Experiencing kindness through the body

I also find that getting into my body can be an important way of expressing self-compassion. I have found practices such as the bodyscan or yoga nidra can be accessible ways of engaging with my body. Walking is also helpful – the soft repetitive movements and escaping from the house. Overtime I have found that being sensitive to my embodied experience helps me relate to how I am with kindness and become more accepting and curious as life flows moment to moment. I also use the physiological responses of the body to create a sense of greater safety and wellbeing. This might be through engaging in gentle or fun exercise as well as hot showers, heavy blankets and comforting food and drinks. I find that all these can help reduce the painful vulnerability and sense of exposure that characterises these periods.

Contemplating kindness

Meditative practices such as the Metta Bhavana (Loving-kindness) have also proven helpful for getting in touch with kindness when this feels very distant from my experience. It has also helped me to release the tension and defensiveness that can build up when I am struggling. However, sometimes it can just be too much and overwhelming. Often I try things for a few minutes to just see how I respond with full permission to step away if it becomes too difficult. But even this is hard – I often catch myself striving to make myself ‘feel better’ and ‘get it right’ which easily becomes another source of self-flagellation and blame. Written reflections as well as art and creativity may also appeal as ways of allowing space for how we are feeling to come to the fore. This is important – how can we respond with compassion if we are not aware of, or deny, our suffering?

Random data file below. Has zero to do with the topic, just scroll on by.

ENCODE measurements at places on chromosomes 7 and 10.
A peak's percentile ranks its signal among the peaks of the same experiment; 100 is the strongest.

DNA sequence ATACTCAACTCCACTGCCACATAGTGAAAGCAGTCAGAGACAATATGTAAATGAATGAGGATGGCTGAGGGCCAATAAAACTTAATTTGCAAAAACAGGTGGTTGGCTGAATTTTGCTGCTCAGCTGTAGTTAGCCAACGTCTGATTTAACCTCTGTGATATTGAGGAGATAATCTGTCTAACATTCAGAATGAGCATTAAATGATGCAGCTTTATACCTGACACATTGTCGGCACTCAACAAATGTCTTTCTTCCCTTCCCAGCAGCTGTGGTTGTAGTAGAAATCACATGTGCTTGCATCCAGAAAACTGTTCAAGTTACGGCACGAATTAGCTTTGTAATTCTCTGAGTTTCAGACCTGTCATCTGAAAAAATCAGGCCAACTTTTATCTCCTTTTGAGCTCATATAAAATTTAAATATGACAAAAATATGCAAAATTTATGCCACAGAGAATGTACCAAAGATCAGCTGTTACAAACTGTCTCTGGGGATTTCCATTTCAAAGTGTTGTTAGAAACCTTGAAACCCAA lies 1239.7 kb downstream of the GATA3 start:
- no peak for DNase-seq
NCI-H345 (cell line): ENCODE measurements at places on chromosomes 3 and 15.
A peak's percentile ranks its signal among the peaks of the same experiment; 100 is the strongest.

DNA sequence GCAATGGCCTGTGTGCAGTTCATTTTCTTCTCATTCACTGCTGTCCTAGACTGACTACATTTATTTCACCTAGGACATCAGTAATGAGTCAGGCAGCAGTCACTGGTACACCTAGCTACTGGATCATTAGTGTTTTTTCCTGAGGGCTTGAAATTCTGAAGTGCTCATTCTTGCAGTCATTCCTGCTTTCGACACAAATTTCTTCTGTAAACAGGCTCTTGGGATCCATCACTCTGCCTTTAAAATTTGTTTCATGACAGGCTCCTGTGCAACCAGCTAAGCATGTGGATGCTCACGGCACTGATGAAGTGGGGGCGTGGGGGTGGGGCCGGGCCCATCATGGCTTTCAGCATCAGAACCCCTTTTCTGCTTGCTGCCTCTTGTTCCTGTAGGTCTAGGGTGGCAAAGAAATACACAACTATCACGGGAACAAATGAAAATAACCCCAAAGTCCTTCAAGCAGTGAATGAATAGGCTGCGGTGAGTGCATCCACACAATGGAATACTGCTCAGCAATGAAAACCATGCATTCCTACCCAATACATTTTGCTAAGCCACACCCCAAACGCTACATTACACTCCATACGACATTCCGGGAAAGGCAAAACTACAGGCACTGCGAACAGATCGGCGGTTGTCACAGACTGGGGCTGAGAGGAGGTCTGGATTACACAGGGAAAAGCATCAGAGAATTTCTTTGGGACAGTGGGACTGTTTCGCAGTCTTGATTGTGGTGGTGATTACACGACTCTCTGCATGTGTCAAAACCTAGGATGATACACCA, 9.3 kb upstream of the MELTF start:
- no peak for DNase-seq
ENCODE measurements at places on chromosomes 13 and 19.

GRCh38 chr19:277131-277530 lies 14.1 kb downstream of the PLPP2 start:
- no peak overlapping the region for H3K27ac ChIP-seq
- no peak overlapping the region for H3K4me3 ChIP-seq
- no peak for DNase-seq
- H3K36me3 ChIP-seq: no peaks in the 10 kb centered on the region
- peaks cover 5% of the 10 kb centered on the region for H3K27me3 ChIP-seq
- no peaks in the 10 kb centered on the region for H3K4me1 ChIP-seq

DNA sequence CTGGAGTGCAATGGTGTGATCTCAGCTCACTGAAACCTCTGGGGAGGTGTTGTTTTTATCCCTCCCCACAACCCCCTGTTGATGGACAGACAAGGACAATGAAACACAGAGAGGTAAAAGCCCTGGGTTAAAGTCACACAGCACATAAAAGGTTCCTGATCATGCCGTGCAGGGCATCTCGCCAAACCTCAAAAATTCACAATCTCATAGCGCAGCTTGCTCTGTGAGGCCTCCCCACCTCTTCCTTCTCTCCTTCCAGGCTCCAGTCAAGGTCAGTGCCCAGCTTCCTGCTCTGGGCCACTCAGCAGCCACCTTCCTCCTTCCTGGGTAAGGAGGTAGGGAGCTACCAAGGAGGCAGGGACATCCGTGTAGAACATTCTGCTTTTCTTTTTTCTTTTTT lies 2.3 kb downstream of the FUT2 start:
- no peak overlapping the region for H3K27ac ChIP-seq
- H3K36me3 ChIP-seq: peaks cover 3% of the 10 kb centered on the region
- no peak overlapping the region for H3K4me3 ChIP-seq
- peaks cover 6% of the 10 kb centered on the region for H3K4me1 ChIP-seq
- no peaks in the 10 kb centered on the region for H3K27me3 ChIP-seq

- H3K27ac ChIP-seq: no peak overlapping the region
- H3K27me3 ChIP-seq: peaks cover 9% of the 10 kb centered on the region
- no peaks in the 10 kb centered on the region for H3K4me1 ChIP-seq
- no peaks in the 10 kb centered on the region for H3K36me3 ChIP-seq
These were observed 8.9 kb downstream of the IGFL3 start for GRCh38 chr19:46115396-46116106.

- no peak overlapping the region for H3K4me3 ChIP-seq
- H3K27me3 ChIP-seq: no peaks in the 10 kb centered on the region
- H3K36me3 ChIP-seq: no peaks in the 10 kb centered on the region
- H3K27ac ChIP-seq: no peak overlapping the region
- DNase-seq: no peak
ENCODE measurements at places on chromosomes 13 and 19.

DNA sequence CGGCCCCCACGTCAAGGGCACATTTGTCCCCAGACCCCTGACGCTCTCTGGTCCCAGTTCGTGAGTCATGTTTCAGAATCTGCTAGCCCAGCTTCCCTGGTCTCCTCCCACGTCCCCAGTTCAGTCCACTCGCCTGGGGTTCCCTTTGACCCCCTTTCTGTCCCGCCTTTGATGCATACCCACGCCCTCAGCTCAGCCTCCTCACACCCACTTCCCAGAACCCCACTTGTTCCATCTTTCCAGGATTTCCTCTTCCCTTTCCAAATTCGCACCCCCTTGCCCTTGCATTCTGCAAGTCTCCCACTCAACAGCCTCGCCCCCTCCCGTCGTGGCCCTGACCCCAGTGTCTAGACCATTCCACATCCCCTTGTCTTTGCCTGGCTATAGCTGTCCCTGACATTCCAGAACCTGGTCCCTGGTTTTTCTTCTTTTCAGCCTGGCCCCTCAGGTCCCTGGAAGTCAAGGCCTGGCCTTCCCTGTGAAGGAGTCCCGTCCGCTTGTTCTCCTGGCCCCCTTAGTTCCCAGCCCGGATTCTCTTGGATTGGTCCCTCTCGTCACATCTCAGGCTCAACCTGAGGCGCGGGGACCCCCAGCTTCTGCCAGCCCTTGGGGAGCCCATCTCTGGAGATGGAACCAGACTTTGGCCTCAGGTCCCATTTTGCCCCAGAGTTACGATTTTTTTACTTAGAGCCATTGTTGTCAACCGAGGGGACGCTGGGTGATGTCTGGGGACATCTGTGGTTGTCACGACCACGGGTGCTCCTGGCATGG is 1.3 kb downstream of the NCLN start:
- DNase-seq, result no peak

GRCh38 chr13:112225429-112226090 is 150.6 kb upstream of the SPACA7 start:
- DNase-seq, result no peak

Distraction – passing the time and finding pleasure

Lastly, sometimes when I am feeling really low the question changes from ‘how do I look after myself’ to ‘how do I get through the next few hours’. Even when I can engage more constructively, time out and small pleasures are really important for riding the waves.

Depression is boring, I think

and I would do better to make

some soup and light up the cave.

Excerpt from The Fury of Rainstorms by Anne Sexton (Accessed at All Poetry)

I agree with Sexton that depression is boring and yet it can be all consuming at times. I sometimes feel as though I can’t trust my own mind and having things that distract me in gentle, undemanding ways feels so important. Even if feeling joy or contentment feels out of my reach at least I know that the next few hours are taken care of. TV is my go to. Contemplative practice should not feel like a punishment. Recognising those times when we choose distraction as a way of looking after ourselves is very different from a mindless life caught up in perpetual distraction.